Parliamentary Privilege: Frivolous Personal Injury Claims
Frivolous? Well, how else would you describe someone filing a claim for tripping over their umbrella, ripping their crotch bending over to plug in a computer or getting their glasses bent when they failed to open a door before trying to walk through it.
Ah yes – stupid. That’s the word I was looking for. ;-)
From the Telegraph 22/04/13:
The House of Commons paid £95 to an employee who tripped on an umbrella and £90 to another who ripped their trousers as part of more than £40,000 handed out in compensation over five years.
Between January 2008 and January 2013 employees have received a total of £44,609.49 in compensation, a Freedom of Information request has revealed.
"Personal injury compensation" for "slips, trips and falls" accounts for £42,550 and the rest relates to property damage.
You’ve gotta watch out for those slips and trips. Personally, I’d remove all stairs, cushion all doors and install high grip flooring throughout parliamentary premises. MPs have a proven track record of having difficulty with anything which doesn’t involve being chauffeured around whilst sat on their fat behinds.
This property damage includes £435.50 for five "ripped suit jackets" and £688.80 for an incident in March 2012 when a "security road blocker rose up under the rear of a car while waiting for the preceding vehicle to exit through gates".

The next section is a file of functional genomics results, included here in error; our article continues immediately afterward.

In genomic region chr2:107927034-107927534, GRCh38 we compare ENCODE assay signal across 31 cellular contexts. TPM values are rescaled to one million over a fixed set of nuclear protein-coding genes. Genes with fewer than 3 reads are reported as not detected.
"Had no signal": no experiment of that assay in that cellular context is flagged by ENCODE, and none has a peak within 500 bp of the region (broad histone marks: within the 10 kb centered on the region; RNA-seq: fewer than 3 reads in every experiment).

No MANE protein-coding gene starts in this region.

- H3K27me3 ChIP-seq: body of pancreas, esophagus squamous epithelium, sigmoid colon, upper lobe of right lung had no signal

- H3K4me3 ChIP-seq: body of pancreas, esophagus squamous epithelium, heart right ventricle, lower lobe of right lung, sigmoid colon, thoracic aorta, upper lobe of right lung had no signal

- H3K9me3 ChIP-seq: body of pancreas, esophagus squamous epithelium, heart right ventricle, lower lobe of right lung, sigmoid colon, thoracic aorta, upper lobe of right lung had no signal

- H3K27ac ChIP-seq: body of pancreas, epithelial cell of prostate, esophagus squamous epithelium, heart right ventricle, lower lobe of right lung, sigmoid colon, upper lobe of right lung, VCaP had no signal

Crikey. Let’s just be thankful that a skirt-wearing female wasn’t stood over that bollard before it rose to the occasion. A damaged [car] undercarriage seems a small price to pay by comparison.
An employee who incurred "damage to glasses due to a problem with door" was awarded £240 and £90 as handed out for "trousers ripped whilst connecting IT equipment under the table".
I sincerely hope the problem with the door wasn’t the person failing to open it before trying to walk through. More to the point, how much does a tailor charge to sew up a crotch? Actually, when you put it that way, £90 sounds quite reasonable.
Matthew Sinclair, Chief Executive of the TaxPayers' Alliance said: "It is deeply depressing that the compensation culture has even found its way into the House of Commons.
"It's frankly ludicrous that taxpayers are footing the bill for when someone snags their clothing in Parliament.
Now, hold hard, Matthew. A ripped crotch is a ripped crotch and someone’s got to foot the bill. If I was the employee who’d trousers had split when plugging in a computer, I would have tried to bring an action against the House of Commons for the negligence of their canteen staff serving such highly calorific food.
A spokesperson added: "The House of Commons, like the Civil Service, self-insures for employers' and public liability.
The exemption from holding employers' liability insurance comes from the Employers' Liability (Compulsory Insurance) Act 1969.